This November, throngs of cheerful shoppers clutching cocktails navigated the stalls of West Coast Craft, a massive biannual design show held in a cavernous warehouse on the San Francisco Bay. They appraised artisan goods such as elaborate woven wall hangings, delicate jewelry, and carefully made leather bags. Also, bongs and pipes. Pretty, put-them-on-the-mantle bongs and pipes.
Such goods used to have a certain aesthetic. Think glass chillums decorated with swirling colors, bongs made in the image of space aliens and dragons, and metal one-hitters disguised as cigarettes. During prohibition times, such objects often ran strongly in one of two directions–defiantly stoney or undercover. But today, seven states (and the District of Columbia) have approved adult marijuana use, and 28 states have passed medical marijuana laws. For many, pot is above the board, and that creates a fresh design opportunity. Smoking accessories are coming out of the side table drawer, and being marketed to customers who want something beyond the head shop experience.
Liam Kaczmar, founder of San Francisco-based Summerland, makes minimalist bongs and pipes that especially appeal to design-conscious female consumers who “don’t want a gross bro piece,” Kaczmar says.
“When I started it, I just wanted to find a cool bong,” Kaczmar says. “And the bong I imagined was this white, ceramic, super pristine something you would find in a Japanese home store.”
This bong did not exist, so Kaczmar, an art director and filmmaker, set out to make one. He kicked off his line with a funny homage to the apple pipe and created the Fruit Fantasy, an all-white apple shaped ceramic pipe, with help from a collaborator who now works at storied Heath Ceramics. He now has a line of sleek, white bongs that are a bit midcentury, a bit surfer chic. To create the line, he 3D printed his design to achieve the refined look he desired, then worked with a ceramicist to create a mold. Kaczmar chose his medium for its display qualities.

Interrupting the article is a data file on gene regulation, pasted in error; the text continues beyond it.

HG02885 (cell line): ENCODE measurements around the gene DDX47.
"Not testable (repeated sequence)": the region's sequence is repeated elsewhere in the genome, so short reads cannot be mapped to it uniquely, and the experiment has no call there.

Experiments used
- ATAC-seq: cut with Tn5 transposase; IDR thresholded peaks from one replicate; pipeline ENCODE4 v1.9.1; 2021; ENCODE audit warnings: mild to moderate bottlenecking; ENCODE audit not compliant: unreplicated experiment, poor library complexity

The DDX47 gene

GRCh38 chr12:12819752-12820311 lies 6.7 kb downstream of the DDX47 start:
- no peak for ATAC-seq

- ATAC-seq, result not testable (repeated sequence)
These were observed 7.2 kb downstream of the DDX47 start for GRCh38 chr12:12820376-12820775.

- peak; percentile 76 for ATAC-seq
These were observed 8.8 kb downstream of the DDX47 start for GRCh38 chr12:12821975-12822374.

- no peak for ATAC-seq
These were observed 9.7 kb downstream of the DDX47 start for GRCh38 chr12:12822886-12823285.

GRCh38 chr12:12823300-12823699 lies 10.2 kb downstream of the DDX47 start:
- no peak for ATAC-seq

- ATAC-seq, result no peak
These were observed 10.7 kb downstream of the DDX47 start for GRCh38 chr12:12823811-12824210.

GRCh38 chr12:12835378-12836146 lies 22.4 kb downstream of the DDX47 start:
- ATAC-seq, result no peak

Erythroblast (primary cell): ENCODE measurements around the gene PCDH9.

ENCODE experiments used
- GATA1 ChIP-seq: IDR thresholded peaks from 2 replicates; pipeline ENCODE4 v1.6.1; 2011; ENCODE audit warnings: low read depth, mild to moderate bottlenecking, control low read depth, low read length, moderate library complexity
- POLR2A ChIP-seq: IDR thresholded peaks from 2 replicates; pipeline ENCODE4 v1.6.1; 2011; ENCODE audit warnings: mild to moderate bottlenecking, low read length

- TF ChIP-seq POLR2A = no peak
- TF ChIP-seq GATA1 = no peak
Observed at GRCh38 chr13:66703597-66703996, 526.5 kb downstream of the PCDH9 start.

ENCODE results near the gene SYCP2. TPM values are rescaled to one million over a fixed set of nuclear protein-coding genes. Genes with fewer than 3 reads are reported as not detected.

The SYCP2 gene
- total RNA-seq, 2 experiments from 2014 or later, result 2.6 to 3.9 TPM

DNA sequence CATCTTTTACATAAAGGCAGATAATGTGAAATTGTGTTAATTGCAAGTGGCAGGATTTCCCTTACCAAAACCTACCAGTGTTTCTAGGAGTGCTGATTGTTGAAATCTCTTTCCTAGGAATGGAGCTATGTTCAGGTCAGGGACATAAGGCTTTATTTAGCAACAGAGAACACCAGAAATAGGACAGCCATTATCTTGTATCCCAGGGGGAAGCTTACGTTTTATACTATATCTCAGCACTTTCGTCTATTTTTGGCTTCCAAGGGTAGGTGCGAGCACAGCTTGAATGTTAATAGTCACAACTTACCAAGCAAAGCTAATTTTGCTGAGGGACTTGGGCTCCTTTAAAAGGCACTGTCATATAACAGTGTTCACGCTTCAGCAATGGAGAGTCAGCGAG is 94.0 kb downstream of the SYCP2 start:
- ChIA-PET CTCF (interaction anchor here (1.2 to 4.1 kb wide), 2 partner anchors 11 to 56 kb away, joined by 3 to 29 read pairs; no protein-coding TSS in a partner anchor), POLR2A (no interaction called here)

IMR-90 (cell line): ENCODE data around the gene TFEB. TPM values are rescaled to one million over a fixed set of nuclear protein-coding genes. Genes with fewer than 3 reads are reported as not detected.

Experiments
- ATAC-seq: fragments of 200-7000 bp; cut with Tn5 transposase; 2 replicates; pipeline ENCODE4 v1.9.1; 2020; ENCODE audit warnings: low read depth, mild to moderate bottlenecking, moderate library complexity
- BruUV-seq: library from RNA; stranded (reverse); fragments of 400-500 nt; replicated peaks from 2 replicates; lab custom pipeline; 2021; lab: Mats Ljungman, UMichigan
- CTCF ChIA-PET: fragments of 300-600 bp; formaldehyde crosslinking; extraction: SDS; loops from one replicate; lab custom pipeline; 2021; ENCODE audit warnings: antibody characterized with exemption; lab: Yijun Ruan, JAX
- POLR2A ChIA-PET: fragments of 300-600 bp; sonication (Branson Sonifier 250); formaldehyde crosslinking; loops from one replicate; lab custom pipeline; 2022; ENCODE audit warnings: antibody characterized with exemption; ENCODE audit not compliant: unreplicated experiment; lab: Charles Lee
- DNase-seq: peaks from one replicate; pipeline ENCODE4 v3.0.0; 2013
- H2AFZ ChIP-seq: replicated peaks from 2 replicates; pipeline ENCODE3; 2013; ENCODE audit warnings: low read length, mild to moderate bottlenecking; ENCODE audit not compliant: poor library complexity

“The thing about glass is it’s a great, clean way of smoking, but it gets very dirty very quickly, and you can see that mess inside,” says Kaczmar. “So you don’t—after a few uses—want to leave that bong sitting on your dining room table.” His opaque ceramic pieces, meanwhile, can be safely left out when company arrives. Some customers even pop a flower in the chamber.
Portland-based ceramicist Ariel Zimman has been working with clay since she was a child, and founded a home decor line, Realm, in 2013. Two years later she founded Stonedware, a collection of geometric porcelain pipes, decorated with 22-karat gold.
“I wanted to elevate the aesthetic of smoking, not only for myself but for others,” she says. “The stigma of smoking is changing and so is the clientele.”
When she thought about who her customer would be, she says she pictured professional women who came home at the end of the day and “instead of having a drink out of their nice whiskey cup, they have a toke out of their nice pipe.”
Through her business, Zimman has met customers who shied away from cannabis because it was illegal, or who once smoked and then tapered off because they lost their source, but are newly curious.
“They can enjoy cannabis in this really safe, mature way,” she says.